Bath is the sort of place I dreamed of visiting thanks to literature. Anyone who has read Jane Austen or Georgette Heyer knows about Bath and its vital role in 18th and 19th century British life.
Although I was only in Bath for two days, I was able to see the four things at the top of my sight-seeing list. The city itself is small enough to walk around without needing to take any public transport, and relatively easy to navigate if you have a map on your phone.
The Royal Crescent—This is a famous bit of architecture that has been used countless times in films and television shows. It is one of the defining “looks” of Bath, and most people have probably seen it in a picture without knowing what it was. It was a surreal to stand there in the purplish light of dusk and look up at the enormous crescent, and imagine the countless people who have walked and lived and breathed there.
The Roman Baths—This is a must for Bath. Not only are the Roman Baths why Bath has its name and legacy, but they are an impressive sight. Incredibly well preserved, the baths are a remnant of the Roman city Aquae Sulis. Being there felt remarkably like being in Spain, surrounded by Roman ruins, except I always seem to forget that the Romans left their mark on England as well. One gets a sense of such history, almost of otherworldliness, watching the steam rise up off that water. To think that those stones are still there, that the baths are still essentially fully functional 2000 years later, gave me chills.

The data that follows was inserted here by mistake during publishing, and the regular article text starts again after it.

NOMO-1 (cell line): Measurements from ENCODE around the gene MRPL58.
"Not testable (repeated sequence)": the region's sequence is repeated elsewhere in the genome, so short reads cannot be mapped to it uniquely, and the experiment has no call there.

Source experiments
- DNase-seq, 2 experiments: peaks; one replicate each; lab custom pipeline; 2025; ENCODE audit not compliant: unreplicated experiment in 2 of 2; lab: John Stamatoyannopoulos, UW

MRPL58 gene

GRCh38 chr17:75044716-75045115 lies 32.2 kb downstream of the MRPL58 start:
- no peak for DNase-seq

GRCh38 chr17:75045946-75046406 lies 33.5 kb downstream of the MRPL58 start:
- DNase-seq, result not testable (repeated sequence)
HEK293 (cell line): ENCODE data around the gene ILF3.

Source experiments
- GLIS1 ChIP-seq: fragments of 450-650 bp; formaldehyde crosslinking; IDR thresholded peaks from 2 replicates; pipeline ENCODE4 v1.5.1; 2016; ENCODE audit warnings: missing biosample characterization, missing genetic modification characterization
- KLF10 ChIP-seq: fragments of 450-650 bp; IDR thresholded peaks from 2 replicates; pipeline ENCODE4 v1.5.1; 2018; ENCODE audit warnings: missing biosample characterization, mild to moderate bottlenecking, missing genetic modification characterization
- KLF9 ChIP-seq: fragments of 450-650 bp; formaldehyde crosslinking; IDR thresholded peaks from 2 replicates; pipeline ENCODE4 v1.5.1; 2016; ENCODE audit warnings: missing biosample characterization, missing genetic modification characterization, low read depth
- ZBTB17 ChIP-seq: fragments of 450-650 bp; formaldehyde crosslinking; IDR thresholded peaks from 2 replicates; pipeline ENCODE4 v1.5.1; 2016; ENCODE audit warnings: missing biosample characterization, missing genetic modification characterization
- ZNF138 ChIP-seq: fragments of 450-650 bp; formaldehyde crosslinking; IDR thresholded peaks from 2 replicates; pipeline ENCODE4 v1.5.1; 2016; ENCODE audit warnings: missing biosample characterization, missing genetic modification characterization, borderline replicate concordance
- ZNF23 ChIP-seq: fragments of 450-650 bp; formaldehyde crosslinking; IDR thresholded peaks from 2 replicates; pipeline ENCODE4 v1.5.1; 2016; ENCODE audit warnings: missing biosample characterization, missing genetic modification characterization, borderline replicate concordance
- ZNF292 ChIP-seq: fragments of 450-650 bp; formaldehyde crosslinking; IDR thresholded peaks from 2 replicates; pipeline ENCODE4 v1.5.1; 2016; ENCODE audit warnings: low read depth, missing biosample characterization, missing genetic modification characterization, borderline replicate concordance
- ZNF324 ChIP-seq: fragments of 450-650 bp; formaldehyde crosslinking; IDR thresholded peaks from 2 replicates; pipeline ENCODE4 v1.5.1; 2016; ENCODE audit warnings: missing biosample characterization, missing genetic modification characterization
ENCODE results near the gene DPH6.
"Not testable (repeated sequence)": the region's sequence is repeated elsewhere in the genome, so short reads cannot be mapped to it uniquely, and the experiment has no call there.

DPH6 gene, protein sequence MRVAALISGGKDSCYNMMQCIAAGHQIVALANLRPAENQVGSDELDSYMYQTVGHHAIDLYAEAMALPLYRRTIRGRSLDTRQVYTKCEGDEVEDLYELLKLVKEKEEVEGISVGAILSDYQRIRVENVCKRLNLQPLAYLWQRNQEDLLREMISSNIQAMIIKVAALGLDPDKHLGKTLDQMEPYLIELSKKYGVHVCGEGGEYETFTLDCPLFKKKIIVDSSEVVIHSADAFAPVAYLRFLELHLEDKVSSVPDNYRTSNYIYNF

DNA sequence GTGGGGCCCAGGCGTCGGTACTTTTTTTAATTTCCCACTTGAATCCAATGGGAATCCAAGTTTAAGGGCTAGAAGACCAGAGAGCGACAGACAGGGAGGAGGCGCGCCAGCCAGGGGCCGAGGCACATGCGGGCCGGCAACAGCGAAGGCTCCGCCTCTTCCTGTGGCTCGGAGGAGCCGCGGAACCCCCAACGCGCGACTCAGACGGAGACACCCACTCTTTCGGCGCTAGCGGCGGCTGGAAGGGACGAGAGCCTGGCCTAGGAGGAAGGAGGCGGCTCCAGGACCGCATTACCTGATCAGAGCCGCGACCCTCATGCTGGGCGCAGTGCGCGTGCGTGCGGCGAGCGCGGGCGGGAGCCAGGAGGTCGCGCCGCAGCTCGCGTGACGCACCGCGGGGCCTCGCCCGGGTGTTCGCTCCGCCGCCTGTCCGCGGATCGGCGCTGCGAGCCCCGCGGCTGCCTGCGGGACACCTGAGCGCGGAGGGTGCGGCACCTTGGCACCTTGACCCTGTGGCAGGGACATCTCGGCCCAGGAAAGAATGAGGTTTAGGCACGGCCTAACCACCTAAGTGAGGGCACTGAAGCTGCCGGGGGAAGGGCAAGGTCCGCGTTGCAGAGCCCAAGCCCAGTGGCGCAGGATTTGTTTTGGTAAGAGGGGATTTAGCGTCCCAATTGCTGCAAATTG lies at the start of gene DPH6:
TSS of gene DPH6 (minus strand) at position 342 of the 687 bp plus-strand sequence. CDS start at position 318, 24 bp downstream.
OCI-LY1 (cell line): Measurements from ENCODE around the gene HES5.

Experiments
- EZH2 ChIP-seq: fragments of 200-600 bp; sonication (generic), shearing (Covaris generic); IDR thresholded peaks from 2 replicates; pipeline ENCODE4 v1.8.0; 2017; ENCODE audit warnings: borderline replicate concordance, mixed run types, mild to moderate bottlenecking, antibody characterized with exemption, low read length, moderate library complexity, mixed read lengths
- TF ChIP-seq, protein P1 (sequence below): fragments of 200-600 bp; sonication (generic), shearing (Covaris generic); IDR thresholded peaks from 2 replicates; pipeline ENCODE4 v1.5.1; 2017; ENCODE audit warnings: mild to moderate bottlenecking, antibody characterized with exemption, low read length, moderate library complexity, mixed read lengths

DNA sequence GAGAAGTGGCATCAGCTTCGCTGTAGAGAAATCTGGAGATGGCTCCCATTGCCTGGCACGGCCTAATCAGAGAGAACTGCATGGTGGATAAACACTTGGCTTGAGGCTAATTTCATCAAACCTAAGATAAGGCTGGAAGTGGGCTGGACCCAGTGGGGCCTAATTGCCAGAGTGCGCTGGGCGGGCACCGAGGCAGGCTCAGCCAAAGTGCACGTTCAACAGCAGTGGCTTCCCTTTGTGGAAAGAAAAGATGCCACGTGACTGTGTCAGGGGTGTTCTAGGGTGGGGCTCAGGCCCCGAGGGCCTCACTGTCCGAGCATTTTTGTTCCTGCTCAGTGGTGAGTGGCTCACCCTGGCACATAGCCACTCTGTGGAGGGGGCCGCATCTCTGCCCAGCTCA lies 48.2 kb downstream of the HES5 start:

Bath Abbey—The church is hard to miss, as it is both huge and located right next to the baths. Entry is free, although they do ask that you provide a small donation for its upkeep. The church has an immense amount of stained glass, and if we hadn’t been on a bit of a schedule, I would have stayed longer to appreciate the scenes in each window. It has a lovely, quiet beauty that is vastly different from the atmosphere of the baths.
The Jane Austen Centre—This small exhibit is kept in a period house. Unfortunately it is not one in which Austen actually lived during her years in Bath, but it is in the same style. I don’t think that the exhibit would appeal much to anyone who isn’t an Austen fan, but it was interesting for us. The people who work there know their Austen history impeccably, and it was very fun to talk to them.
The tickets at the Jane Austen Centre, as well as at the Baths, have student discounts; it seems to be the norm at most tourist locations in the UK (in my admittedly limited experience), and I must remember to take my student ID with me every time I travel.
Where to stay: Bath YMCA. It is simple to make reservations through Hostel World, and while the rooms are sparse, they are clean. You can get a private room with a shared bath just down the hall for a fantastic price. They include a light breakfast, but if you are lactose intolerant there may not be many options for you. Also note that there are no outlets in the rooms for 3 pronged appliances (we ended up charging our things down in the lobby).
Additional activities: visit St. Mary’s Churchyard cemetery; have a cuppa at the Jane Austen Centre Regency Tea Rooms; simply walk around the town! For more suggestions, see Visit Bath.